Year of Publication: 1996
The objective of this study was to develop a preliminary hydraulic flood routing model of the Peace River, between the Bennett Dam, in British Columbia, and Peace Point in Wood Buffalo National Park, Alberta. Although Alberta Environmental Protection hydrologists have successfully developed a hydrologic flood routing model of this reach using the “SSARR” model, output from models of this type is limited to discharge hydrographs at select sites. As several of the other components of the Northern River Basins Study (NRBS) require estimates of flow parameters not available from hydrologic models, such as stage and velocity, as well as discharge hydrographs at intermediate sites, a hydraulic flood routing model was needed. An additional advantage of this hydraulic flood routing model is that it has the ability to provide for an evaluation of the effects of ice on the propagation of flood hydrographs and, being fully dynamic, it can be used to route extreme events such as dam break floods and surges resulting from ice jam releases.
The project began with the development of a geometric data base describing the study reach. Under the terms of reference for this study, only available data (collected by other agencies) were used. This included surveyed cross section data and National Topographic Survey (N.T.S.) mapping. B.C. Hydro cross sections surveys extended from the dam to the B.C7Alberta Border. Localized cross section surveys were available downstream of the border at the Dunvegan Bridge, the town of Peace River, Fort Vermilion and at Peace Point The largest break in available cross section surveys extended from the town of Peace River to Fort Vermilion, a distance of more than 400 km. Because of this paucity of data, an approximate model of the channel geometry had to be developed from other data sources, in particular: water surface slopes and channel top widths obtained from 1:250,000 scale NTS maps. Given the approximate nature of the geometric model and the fact that the hydraulic model was based on a one-dimensional approximation, a rectangular channel section was assumed. Comparisons to actual surveys confirmed that the surveyed river cross sections were well represented by this classical wide, rectangular channel approximation. The final geometric model consists of more than 1100 computational nodes describing channel width, effective bed elevation and channel roughness. No consideration of flood plain geometry could be provided at this stage, due to the limited field data available.
The hydraulic flood routing model used was the cdg-lD finite element model developed at the University of Alberta by F. Hicks and P. Steffler. The model provides for a solution of the fully dynamic, one-dimensional open channel flow equations (modified St. Venant equations). Although the model is capable of handling highly dynamic flood events (such as dam break floods or surges resulting from ice jam releases), the test scenarios examined for this preliminary study were simpler "diffusive" waves. As outlined in the terms of reference for this study, because of the exploratory nature of the research, the specific range of test scenarios was modified in consultation with Mr. John Taggart Alberta Environmental Protection (AEP) and Dr. Terry Prowse, Hydraulics/Hydrology/Sediment Project Leader, NRBS. After an examination of available hydrologic data the final range of tests was reduced to two events, one moderate and one large, specifically the 1980 spring runoff event and the 1987 summer flood event Evaluations of non-regulated flows and the effects of ice on flood propagation were not considered warranted, given the lack of recorded data and the extensive gaps in surveyed geometry. However, it was intended that the model should provide enough information to assess where further surveys are needed, to facilitate future tests of this type.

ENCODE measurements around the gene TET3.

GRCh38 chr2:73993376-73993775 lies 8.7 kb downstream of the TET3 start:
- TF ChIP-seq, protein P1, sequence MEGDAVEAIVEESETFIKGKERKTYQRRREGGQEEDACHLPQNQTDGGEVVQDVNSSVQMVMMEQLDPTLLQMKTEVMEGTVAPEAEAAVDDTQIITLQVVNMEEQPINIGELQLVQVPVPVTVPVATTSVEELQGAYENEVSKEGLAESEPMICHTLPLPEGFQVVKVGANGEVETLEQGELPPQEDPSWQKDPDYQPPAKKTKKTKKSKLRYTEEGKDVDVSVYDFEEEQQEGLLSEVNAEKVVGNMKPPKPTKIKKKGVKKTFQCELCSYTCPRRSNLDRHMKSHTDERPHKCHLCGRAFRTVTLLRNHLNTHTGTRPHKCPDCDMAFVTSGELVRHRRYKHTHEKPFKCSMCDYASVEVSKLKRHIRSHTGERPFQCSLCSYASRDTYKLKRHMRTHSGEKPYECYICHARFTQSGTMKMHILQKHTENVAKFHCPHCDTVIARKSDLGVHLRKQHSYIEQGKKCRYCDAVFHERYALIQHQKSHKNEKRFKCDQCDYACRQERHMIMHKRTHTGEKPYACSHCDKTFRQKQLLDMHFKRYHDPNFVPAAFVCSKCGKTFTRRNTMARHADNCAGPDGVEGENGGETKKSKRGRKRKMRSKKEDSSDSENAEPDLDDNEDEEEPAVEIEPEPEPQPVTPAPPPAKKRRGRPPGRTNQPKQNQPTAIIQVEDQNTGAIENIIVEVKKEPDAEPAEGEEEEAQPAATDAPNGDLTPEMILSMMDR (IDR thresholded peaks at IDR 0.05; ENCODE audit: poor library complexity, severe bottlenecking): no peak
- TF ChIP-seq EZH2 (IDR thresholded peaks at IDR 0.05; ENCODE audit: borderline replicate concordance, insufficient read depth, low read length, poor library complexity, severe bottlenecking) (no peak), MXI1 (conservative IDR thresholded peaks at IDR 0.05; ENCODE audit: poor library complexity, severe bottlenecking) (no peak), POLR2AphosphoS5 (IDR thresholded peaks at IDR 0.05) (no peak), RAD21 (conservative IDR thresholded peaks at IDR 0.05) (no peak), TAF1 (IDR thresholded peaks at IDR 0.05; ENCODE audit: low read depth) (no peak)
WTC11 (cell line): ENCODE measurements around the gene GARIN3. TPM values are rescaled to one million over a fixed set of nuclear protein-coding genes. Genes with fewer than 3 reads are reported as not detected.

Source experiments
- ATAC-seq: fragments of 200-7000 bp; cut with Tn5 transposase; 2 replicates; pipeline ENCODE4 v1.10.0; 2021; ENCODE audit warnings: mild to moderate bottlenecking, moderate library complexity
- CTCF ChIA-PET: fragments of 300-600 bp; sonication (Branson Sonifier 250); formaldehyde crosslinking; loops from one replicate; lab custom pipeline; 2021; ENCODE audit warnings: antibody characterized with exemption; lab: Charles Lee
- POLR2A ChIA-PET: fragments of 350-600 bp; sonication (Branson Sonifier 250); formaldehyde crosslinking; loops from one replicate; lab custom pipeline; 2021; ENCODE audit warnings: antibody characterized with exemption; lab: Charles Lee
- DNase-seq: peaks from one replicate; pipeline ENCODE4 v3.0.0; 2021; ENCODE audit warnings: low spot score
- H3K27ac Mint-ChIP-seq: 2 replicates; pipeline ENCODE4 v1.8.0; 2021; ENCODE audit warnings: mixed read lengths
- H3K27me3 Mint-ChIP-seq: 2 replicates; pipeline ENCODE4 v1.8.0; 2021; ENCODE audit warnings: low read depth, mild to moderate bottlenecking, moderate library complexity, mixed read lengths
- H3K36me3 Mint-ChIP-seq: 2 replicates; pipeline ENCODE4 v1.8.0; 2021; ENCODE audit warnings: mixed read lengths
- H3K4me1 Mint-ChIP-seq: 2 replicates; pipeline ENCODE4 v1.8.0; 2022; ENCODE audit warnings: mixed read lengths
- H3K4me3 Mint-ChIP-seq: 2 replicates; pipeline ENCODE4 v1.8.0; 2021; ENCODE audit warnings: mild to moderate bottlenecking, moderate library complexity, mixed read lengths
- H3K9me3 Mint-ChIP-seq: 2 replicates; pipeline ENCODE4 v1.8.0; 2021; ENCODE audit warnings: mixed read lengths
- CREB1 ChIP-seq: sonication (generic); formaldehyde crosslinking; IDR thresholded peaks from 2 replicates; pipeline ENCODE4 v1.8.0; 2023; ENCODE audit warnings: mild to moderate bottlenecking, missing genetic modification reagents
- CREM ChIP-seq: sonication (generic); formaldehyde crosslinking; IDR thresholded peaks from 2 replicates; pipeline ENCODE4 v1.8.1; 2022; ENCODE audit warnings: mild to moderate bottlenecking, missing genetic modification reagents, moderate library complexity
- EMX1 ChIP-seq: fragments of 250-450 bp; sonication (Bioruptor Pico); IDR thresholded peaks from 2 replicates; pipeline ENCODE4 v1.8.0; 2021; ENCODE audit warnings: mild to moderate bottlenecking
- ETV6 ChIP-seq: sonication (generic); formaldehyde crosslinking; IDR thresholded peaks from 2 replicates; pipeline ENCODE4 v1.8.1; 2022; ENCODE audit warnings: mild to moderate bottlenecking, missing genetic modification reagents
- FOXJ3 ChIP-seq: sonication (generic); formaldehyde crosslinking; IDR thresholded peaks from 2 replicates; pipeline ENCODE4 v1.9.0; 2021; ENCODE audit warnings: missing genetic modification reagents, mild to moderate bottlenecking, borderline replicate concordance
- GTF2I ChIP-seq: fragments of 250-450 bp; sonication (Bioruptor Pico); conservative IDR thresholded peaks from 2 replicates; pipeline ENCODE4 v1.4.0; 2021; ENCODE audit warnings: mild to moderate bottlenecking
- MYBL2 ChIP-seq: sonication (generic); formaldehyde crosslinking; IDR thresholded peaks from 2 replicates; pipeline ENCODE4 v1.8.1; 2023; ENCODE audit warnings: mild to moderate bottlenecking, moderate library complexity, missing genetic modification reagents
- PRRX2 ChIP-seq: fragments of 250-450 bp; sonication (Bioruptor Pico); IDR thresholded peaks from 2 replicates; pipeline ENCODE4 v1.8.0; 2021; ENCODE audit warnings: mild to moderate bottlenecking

The only calibration parameter involved in the development of the hydraulic model was the channel resistance coefficient, specifically Mannings n. Initial values for the parameter were based on the data provided by Kellerhals, Neill and Bray (1972) for 1:2 year flood events at gauge sites. Agreement between measured and computed flood hydrographs was good for both the moderate (1980) and extreme (1987) flood events and no further refinement, or "calibration" of the model was considered warranted until additional data is obtained in the unsurveyed reaches. It is stressed that because of the limited data available (both in terms of these unsurveyed reaches and the lack of overbank geometry) the model is still somewhat empirical.